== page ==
and while church leaders have been willing to turn a blind eye to necessity in the third world, a. they should not be turning a blind eye to suffering, they should be working to end that suffering in the most efficient way possible because that's what jesus told them to do, and b. i've heard of many cases in which, while the missionaries on the ground were turning a blind eye, when their superiors further up the chain of command found out what was happening, funding was cut.

Moreover, i don't care whether you're turning a blind eye or not, telling people that condoms are bad in today's world of AIDs and STDs, is, IMHO, an offense against humanity.

The catholic church does some good charity work, and has some great intellectual stuff going on, but this is still the same religion that brought us the witch hunts and the inquisition--and the doctrines haven't really changed all that much since then. I think the church has a really, really long time to go before it can call itself respectable in any sense besides the donating food and such to the poor sense.

not that the protestants are much better, (and all things considered, it seems to me that lay protestants are much worse than lay catholics, who have at least learned to ignore the church most of the time) but they're not as numerous and they never told me I couldn't be a priest as a kid...

I think what motivates catholics when they think about the church to dismiss such concerns is a combination of ignorance and willful mental disconnects. my mum, for example, does not believe me that the catholic church has repressive views towards sex. Of course, she didn't know that the church has declared mary a virgin for her entire life, either, until I told her and she, not believing me because it was just too silly and incredible a statement for anyone to believe, mary was married, after all, went and checked her big book of dogma and found yes, the church does say this, and instantly decided that this must make perfect sense and after all, she'd just given birth to god, that probably scared joseph into never touching her... oh god i am too sleepy to be typing, i seem to have lost my ability to make sentances...

 
At 8:18 AM, Blogger Rousseau said...

So this is what drives me crazy. I understand that birth control and abortion seem like big deals - they affect many lives, they might be just cast from repressive regimes, etc. But dear lord in heaven, how can they be anything compared to "women are not equal and cannot have a role in the government of the church". That'd be like expecting the US to have liberal BC and sexual rights regimes before women are allowed to vote.

Intelligent people can disagree about a lot of things, including birth control and other sexual measures. But, but,... whether women are equal to men, nominally? Isn't that like a hundred years ago? And why would you expect any culture to have a liberal attitude towards BC and sex before it has any sort of formal equality for women - has this happened in any other culture?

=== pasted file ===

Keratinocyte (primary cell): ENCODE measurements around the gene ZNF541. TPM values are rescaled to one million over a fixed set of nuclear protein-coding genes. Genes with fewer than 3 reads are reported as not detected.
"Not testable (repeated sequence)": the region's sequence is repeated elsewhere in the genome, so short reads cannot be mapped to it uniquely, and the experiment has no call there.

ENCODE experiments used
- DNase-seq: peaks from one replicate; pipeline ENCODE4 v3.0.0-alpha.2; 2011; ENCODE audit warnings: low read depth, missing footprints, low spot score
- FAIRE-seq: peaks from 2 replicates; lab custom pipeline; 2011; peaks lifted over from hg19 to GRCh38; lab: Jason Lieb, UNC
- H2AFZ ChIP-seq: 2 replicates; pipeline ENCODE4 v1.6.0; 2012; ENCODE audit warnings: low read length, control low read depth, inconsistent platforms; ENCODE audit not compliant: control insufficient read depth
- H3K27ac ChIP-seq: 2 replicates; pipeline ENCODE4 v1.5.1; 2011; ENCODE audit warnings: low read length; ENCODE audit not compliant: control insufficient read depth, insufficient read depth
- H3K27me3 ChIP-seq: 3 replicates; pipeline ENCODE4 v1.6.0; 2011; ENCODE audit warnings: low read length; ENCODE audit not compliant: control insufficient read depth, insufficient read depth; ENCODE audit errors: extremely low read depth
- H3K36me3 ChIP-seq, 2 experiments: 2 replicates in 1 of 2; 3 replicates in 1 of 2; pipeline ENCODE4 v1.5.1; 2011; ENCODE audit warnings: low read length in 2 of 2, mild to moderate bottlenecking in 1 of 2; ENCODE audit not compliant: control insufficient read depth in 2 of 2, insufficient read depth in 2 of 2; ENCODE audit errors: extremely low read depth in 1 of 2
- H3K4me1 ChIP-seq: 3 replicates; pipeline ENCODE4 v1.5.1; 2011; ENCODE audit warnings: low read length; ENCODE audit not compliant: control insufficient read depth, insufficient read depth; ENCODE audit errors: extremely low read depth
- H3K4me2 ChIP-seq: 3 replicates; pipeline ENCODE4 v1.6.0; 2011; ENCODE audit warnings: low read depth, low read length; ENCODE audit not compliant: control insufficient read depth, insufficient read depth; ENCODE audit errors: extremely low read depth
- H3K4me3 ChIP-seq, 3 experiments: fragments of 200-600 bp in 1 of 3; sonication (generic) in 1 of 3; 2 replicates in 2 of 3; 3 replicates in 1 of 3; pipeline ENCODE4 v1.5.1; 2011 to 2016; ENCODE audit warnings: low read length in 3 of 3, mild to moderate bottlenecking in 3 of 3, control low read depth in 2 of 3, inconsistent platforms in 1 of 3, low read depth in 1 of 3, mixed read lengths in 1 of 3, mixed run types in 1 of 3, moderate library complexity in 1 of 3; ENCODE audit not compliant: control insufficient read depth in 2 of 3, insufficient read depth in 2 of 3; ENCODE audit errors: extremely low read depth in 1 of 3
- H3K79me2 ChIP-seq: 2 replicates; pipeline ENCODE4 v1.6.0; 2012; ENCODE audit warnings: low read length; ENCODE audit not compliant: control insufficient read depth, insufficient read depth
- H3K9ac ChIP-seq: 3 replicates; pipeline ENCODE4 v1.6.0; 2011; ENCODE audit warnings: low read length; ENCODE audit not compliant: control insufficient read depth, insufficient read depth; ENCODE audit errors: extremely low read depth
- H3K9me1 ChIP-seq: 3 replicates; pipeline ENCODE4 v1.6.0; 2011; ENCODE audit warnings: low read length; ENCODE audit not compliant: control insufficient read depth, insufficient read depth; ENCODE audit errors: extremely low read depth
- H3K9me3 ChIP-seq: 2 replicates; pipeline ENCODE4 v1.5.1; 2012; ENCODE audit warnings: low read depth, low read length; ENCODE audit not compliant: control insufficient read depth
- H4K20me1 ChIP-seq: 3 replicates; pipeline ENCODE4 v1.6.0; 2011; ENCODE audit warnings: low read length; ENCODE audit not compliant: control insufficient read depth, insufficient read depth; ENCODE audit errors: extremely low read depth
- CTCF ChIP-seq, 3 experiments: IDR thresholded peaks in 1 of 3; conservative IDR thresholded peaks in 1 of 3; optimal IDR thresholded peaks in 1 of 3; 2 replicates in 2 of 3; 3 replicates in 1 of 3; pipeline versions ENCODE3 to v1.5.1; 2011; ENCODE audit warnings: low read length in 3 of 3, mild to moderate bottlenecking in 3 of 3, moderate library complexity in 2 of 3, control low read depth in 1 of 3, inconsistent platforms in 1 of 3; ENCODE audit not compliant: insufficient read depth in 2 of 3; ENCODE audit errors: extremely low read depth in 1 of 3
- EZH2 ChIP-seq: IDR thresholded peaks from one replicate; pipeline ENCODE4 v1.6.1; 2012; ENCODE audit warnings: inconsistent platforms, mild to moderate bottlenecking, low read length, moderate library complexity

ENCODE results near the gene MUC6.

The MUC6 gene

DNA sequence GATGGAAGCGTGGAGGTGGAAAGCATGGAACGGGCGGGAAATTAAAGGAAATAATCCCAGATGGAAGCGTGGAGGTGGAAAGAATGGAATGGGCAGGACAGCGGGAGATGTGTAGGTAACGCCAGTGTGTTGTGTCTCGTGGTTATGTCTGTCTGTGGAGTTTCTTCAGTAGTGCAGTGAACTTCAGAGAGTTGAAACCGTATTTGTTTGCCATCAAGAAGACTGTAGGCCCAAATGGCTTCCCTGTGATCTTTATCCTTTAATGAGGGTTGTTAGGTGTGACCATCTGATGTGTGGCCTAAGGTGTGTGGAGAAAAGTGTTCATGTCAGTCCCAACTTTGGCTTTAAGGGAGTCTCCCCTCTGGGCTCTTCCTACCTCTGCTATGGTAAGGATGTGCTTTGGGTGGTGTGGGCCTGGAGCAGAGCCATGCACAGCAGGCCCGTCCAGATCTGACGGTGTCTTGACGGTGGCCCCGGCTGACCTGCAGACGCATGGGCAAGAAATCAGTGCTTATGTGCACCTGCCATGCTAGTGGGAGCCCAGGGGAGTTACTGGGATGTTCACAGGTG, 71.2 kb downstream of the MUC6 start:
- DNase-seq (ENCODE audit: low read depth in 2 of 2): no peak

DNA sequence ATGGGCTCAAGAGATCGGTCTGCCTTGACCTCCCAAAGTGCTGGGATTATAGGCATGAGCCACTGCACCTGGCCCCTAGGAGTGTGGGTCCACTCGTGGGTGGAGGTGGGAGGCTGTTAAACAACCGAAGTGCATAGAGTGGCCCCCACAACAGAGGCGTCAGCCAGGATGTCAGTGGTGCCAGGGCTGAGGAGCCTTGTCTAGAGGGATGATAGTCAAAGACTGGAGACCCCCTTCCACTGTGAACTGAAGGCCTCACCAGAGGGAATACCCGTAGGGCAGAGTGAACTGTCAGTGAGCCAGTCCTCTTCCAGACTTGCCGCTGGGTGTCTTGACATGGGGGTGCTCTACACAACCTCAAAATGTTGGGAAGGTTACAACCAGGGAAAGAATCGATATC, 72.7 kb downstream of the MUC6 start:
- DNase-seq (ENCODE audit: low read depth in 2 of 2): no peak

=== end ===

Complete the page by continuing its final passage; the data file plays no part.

It's like how I feel about DC voting rights. Our country has many problems to work through - but first, can't we agree that everyone gets to elect their leaders and represenatives that help make these decisions? Isn't this obvious?

 
At 2:47 PM, Anonymous little_e- said...

i'm not arguing that birth control is more important than women's rights. I'm arguing that i think stopping the spread of AIDs is extremely important. Death is, in my book, more pressing than descrimination.

moreover, i'm arguing that they're part and parcel of the same thing. You can't talk about the church's horribly backwards attitudes towards women wihtout looking at the church's horribly backwards attitudes towards sex in general. the two ideas are interrelated.

Obviously from a pragmatic stand point, being able to separate a particular issue (say, the church's mideval hiring practicies) and protest against that one issue is going to work a lot faster than protesting against the entire catholic viewpoint on women and sexuality. on this point you are right, and pushing for equal hiring and women's rights is never a bad thing. ^_^ (too bad there is no ERA... and thus since we all kowtow to the constitution, the principle doens't exist... )

but i think it's also important to keep in mind that these thigns are not actually seprate phenomena.

 
At 2:55 PM, Blogger Rousseau said...

Of course they're part of one larger issue. And as such, it's pretty clear you're going to get one issue done before the other. Women-priests help move forward the church's view on sex as political represenation, and they're also easier to get behind, because they is is blindingly obvious.

But it's more a matter of "why does no one mention this anymore".

 
At 5:10 PM, Anonymous little_e- said...

Because criticizing cute widdle religions would be an attack by the big bad atheists of hollywood and boston on the poor, struggling, inherently good religious citizens of america!!!11111